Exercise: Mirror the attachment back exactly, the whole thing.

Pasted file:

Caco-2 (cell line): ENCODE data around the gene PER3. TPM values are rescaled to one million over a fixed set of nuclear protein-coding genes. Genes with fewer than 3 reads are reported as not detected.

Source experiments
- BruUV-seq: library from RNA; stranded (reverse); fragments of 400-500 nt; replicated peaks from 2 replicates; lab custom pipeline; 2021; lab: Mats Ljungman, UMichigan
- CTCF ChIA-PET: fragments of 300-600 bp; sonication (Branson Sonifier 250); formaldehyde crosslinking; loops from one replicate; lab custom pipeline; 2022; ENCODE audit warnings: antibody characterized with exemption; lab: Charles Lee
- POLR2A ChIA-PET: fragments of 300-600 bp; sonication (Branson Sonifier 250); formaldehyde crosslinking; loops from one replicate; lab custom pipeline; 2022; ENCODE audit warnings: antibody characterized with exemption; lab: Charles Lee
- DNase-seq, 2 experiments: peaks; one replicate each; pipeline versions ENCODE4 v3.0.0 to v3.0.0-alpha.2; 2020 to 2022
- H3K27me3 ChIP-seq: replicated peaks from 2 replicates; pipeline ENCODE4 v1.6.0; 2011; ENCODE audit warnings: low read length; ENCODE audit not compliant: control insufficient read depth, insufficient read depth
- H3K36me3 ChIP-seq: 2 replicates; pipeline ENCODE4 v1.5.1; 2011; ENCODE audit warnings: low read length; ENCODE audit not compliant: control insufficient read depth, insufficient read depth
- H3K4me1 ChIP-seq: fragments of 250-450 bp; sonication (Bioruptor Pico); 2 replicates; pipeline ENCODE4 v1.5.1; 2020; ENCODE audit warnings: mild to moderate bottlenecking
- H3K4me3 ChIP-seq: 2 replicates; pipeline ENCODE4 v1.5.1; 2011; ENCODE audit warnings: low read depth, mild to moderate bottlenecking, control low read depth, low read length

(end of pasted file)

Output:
Caco-2 (cell line): ENCODE data around the gene PER3. TPM values are rescaled to one million over a fixed set of nuclear protein-coding genes. Genes with fewer than 3 reads are reported as not detected.

Source experiments
- BruUV-seq: library from RNA; stranded (reverse); fragments of 400-500 nt; replicated peaks from 2 replicates; lab custom pipeline; 2021; lab: Mats Ljungman, UMichigan
- CTCF ChIA-PET: fragments of 300-600 bp; sonication (Branson Sonifier 250); formaldehyde crosslinking; loops from one replicate; lab custom pipeline; 2022; ENCODE audit warnings: antibody characterized with exemption; lab: Charles Lee
- POLR2A ChIA-PET: fragments of 300-600 bp; sonication (Branson Sonifier 250); formaldehyde crosslinking; loops from one replicate; lab custom pipeline; 2022; ENCODE audit warnings: antibody characterized with exemption; lab: Charles Lee
- DNase-seq, 2 experiments: peaks; one replicate each; pipeline versions ENCODE4 v3.0.0 to v3.0.0-alpha.2; 2020 to 2022
- H3K27me3 ChIP-seq: replicated peaks from 2 replicates; pipeline ENCODE4 v1.6.0; 2011; ENCODE audit warnings: low read length; ENCODE audit not compliant: control insufficient read depth, insufficient read depth
- H3K36me3 ChIP-seq: 2 replicates; pipeline ENCODE4 v1.5.1; 2011; ENCODE audit warnings: low read length; ENCODE audit not compliant: control insufficient read depth, insufficient read depth
- H3K4me1 ChIP-seq: fragments of 250-450 bp; sonication (Bioruptor Pico); 2 replicates; pipeline ENCODE4 v1.5.1; 2020; ENCODE audit warnings: mild to moderate bottlenecking
- H3K4me3 ChIP-seq: 2 replicates; pipeline ENCODE4 v1.5.1; 2011; ENCODE audit warnings: low read depth, mild to moderate bottlenecking, control low read depth, low read length